Microsoft replays Zune design for phone comeback
The software, which was unveiled Monday at the Mobile World Congress, is a dramatic change from previous generations of the software that used to be called Windows Mobile. But Microsoft is, for now, sticking to its model of making the software and selling it to phone manufacturers, rather than making its own phones.
Microsoft's mobile system powered 13.1 percent of smart phones sold in the U.S. last year, according to research firm In-Stat. That made it No. 3 after Research In Motion Ltd.'s BlackBerry and the iPhone. But Microsoft has been losing market share while Apple and Google Inc.'s Android gained.
All the while, the market is becoming increasingly important. People are spending more and more time on their phones, and the devices steer people to potentially lucrative Web services and ads.
Phones with the new software will be on the market by the holidays, Microsoft said. All four major U.S. carriers will offer phones, just as they sell current Windows phones.
The new ones won't be called "Zune phones," as had been speculated. The software will be called "Windows Phone 7 series."
Forrester Research analyst Charles Golvin said the new software looked promising, but that it was also Microsoft's "final chance to get it right." He notes that those who have current Windows phones don't seem excited about the brand - many of them believe their phones are made by Apple or Nokia Corp., according to his firm's research.
Andy Lees, senior vice president of Microsoft's mobile communications business, said Windows Mobile suffered from the company's chaotic approach to the market. The software maker gave phone hardware makers and wireless carriers so much freedom to alter the system and install it on so many different devices that none worked the same way.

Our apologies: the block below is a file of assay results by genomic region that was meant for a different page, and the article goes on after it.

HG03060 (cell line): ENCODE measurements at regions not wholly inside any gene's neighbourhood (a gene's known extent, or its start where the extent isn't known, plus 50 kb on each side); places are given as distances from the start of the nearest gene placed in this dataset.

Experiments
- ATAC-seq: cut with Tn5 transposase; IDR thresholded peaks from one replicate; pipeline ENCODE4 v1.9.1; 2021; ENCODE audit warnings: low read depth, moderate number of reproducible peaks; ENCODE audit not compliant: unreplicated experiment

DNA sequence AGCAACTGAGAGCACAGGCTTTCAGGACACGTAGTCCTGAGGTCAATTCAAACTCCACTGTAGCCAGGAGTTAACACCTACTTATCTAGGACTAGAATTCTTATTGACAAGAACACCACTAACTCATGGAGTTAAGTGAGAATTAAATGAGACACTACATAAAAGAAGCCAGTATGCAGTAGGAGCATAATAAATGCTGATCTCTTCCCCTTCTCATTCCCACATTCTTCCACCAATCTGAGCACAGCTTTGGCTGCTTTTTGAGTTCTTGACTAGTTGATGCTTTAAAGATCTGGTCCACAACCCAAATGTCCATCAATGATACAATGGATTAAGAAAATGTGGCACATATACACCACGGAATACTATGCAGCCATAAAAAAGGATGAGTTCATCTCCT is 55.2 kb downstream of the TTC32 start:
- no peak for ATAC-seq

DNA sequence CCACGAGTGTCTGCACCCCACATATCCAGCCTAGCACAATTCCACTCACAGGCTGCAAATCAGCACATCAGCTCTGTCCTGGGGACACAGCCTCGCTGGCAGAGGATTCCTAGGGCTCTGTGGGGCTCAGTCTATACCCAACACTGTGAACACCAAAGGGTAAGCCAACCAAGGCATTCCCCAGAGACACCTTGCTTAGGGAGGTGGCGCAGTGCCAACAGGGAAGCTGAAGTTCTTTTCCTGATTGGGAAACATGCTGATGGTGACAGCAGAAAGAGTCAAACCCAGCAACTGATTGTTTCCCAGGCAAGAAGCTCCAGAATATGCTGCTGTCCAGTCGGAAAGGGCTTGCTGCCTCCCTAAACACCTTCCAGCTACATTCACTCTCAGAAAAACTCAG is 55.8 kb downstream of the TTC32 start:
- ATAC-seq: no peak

As a result, while other phone vendors such as Apple linked their hardware and software tightly to ensure a better experience, Windows Mobile might not have looked like it quite fit on a certain handset.
With the new software, "We really wanted to lead and take much more complete accountability than we had in earlier versions of the Windows phone for the end user experience," CEO Steve Ballmer said at the Barcelona launch event.
Microsoft is imposing a set of required features for Windows phones. Manufacturers must include permanent buttons on the phone for "home," "search" and "back"; a high-resolution screen with the same touch-sensing technology as the iPhone; and a camera with at least 5 megapixels of resolution and a flash. Hardware QWERTY keyboards will be optional.
A test device from Asus, which Microsoft used to demonstrate the new phone software for The Associated Press in Redmond, Wash., also had a front camera and a speaker.
The iPhone's success has spurred lots of look-alike phones with screenfuls of tiny square icons representing each program. Just as it did with the Zune, Microsoft has tried to avoid an icon-intensive copy of that setup. Instead, it relies more on clickable words and images pulled from the content itself. For example, if you put a weather program on the device's home page, it shows a constantly updated snapshot of conditions where you are, rather than a static icon that you have to click in order to see the weather.
The idea of pulling information from different Web sites, like Facebook, and presenting them on the phone's "home" screen isn't unique to Microsoft: Motorola Inc. and HTC Corp. have created such software for their own phones.
Windows Phone 7 Series borrows the clean look of the Zune software, departing from the more "computer screen" look of earlier Microsoft efforts. These were also reliant on the user pulling out a stylus for more precise maneuvering, while the software is designed to be used with the fingers. It's not clear how older third-party applications designed for the stylus will work on the new phones.
Most of the built-in applications complement or connect with existing Microsoft programs or services, such as the Bing search engine. The games "hub" connects to an Xbox Live account and lets players pick up where they left off with multiplayer games. They will even be able to play games against PC users. Microsoft also turns to the Zune programming for the phones' entertainment hub, much in the way the iPhone's music library is called iPod. And when users plug the phone into a PC, the Zune software pops up to manage music, movies and podcasts.
About 18 months ago, Microsoft stopped most improvements to its existing smart-phone operating software and started from scratch on Windows Phone 7 Series.
Microsoft "is resolved at a company level to be successful in mobile," Lees said. He indicated Microsoft is willing to spend hundreds of millions of dollars on marketing to ensure it's successful.